Operating an e-Business and Related Considerations
Any business that operates over the Internet, even in part, is subject to various state, federal, or international rules and regulations. An "e-business" or "e-commerce" has been a very resourceful and beneficial means of conducting business. For instance, companies are now able to advertise and provide goods and services to customers all over the world by using the Internet. However, in order to ensure continued economic progress, an online business must consider the applicable rules and regulations. Furthermore, it is important for any business to note pertinent laws because certain and cognizable standards may affect its operations even it does not maintain an online presence.
For example, e-businesses should be concerned about the creation of enforceable electronic agreements. Although, E-Sign, the Uniform Electronic Transactions Act (UETA), and recent decisions make it probable that click-wrap agreements will be enforced, retailers should ensure that click-wrap and similar electronic agreements comply with applicable laws. In addition, cyber agreements (i.e., agreements that are formed on the world-wide-web) can be undermined by inconsistent laws that govern contract formation in the related jurisdiction. In recent years, certain rules have been implemented to ensure the validity of electronic contracts. For example, the United Nations Commission on International Trade Law (UNCITRAL) has adopted the Convention on the Use of Electronic Communications in International Contracting, which seeks to remove the impediments of using electronic communications in international agreements.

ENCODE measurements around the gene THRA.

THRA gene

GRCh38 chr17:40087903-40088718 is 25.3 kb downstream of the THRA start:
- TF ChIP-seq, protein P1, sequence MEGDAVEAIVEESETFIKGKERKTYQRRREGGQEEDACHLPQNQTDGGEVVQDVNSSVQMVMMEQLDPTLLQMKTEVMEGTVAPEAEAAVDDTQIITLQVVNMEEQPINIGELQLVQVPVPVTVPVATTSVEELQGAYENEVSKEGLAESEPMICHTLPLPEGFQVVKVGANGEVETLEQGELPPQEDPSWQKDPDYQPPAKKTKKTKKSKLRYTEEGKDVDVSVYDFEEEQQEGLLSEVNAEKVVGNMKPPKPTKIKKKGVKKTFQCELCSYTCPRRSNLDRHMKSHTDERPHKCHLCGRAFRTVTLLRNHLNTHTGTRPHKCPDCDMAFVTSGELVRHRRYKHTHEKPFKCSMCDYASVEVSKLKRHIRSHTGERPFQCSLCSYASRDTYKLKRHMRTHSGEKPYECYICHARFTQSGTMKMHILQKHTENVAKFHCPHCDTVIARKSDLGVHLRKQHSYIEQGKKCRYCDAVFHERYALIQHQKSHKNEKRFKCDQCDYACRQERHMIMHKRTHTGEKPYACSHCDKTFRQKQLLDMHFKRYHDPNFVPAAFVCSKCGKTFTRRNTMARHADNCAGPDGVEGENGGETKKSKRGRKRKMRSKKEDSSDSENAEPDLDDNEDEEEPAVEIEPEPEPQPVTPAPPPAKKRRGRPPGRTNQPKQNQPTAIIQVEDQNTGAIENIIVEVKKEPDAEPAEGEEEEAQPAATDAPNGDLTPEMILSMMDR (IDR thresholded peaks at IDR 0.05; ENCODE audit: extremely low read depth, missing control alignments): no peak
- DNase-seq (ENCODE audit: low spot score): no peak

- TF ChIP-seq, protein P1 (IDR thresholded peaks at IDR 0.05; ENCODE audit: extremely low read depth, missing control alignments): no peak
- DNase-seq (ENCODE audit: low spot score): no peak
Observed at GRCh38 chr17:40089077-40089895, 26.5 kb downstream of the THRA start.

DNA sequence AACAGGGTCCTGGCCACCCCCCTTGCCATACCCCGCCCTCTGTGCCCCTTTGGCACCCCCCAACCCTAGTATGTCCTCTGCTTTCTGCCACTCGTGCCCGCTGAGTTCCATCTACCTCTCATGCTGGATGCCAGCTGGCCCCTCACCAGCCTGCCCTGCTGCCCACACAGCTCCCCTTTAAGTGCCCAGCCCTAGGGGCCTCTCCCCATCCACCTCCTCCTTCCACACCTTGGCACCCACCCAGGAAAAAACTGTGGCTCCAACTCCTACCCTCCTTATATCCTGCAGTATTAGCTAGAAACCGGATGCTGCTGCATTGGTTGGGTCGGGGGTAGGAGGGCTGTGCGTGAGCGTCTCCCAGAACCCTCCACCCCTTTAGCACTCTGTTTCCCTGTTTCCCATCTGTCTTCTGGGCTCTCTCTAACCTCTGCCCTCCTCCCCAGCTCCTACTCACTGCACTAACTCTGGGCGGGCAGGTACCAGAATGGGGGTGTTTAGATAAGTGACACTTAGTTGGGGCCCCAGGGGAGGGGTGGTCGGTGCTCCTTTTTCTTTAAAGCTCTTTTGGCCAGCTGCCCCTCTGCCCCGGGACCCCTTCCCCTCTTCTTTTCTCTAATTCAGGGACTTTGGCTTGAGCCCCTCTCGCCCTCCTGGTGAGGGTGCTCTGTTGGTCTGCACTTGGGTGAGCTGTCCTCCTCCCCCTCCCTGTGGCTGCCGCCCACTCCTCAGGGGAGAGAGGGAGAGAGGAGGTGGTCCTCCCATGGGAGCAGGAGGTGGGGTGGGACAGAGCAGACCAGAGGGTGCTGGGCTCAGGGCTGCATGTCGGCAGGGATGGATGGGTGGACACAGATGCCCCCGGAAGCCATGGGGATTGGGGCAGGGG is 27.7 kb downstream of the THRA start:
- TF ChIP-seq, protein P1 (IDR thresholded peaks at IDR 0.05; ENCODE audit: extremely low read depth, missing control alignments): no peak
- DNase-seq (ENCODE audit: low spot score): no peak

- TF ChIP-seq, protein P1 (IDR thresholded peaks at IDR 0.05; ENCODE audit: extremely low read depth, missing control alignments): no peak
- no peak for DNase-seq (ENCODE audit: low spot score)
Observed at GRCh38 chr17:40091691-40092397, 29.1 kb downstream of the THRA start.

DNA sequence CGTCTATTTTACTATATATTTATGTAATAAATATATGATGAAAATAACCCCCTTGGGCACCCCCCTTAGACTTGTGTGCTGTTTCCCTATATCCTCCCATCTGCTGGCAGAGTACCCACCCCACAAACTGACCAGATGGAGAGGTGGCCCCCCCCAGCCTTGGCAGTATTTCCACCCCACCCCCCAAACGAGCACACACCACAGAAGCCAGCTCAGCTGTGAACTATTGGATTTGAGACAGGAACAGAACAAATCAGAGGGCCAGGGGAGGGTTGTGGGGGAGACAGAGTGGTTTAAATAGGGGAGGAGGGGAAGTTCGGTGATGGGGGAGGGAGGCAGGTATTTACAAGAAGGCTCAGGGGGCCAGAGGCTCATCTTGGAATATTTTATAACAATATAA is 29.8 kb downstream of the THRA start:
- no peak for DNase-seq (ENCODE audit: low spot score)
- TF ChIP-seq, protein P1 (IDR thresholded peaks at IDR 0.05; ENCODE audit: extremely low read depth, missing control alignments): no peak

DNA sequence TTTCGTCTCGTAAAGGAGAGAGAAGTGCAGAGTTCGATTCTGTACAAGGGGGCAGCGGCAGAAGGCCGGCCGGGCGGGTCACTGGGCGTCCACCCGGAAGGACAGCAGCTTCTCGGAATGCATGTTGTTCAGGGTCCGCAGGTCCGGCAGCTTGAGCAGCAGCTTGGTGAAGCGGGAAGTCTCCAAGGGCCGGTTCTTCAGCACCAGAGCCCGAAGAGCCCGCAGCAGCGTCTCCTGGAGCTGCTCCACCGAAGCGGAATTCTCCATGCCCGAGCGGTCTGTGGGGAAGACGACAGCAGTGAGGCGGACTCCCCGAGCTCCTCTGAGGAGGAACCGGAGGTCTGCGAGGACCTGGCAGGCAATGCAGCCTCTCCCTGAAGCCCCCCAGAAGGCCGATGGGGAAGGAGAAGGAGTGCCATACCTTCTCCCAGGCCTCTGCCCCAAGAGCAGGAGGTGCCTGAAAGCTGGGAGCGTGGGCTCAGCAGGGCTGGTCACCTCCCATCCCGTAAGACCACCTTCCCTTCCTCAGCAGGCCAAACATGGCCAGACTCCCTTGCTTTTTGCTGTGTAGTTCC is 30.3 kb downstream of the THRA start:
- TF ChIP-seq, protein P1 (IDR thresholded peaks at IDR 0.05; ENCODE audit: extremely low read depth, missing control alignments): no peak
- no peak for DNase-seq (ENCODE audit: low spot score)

In general, the United States has led the development of an uncensored Internet, but American companies that conduct business online (i.e., e-commerce merchants) are facing regulations of other countries, specifically the European Union. Similar to treaties, European Union directives constitute a multinational step to regulate trans-border policies and procedures.
As always, the government is concerned about reduction in traditional tax revenue system due to the growth of e-commerce. As such, many jurisdictions have attempted to apply traditional tax structures to e-commerce transactions. Important national efforts related to taxation of e-commerce transactions include: (i) the Internet Tax Freedom Act (ITFA); and (ii) the Streamlined Sales Tax Project (SSTP). The ITFA was designed to prevent creation of new taxes on e-commerce transactions. The SSTP is an interstate effort to simplify sales and use taxes.
In general, traditional tax structures are applicable to tangible properties (e.g., manufactured products). However, digital products that are bought and shipped online (e.g., e-books) provide unique tax policy issues regarding where the product is purchased and where income is earned. At this time, the World Trade Organization (WTO) and the Organization for Economic Cooperation and Development (OECD) are seeking to resolve international e-commerce tax policies.
In essence, self-regulation consists of trustmarks and international alternative dispute resolution. International business and consumer organizations are looking into methods to enhance self-regulation of e-commerce. One option, which is already implemented in the national scale in the United States is website certification. This certification is shown by a "trustmark" which is a seal that is published on the websites. For example, the Global Trustmark Alliance has instigated an effort to implement a single and globally-recognized trustmark. There are other organizations such as TRUSTe, WebTrust, VeriSign, and GeoTrust that provide worldwide online certification and security services.
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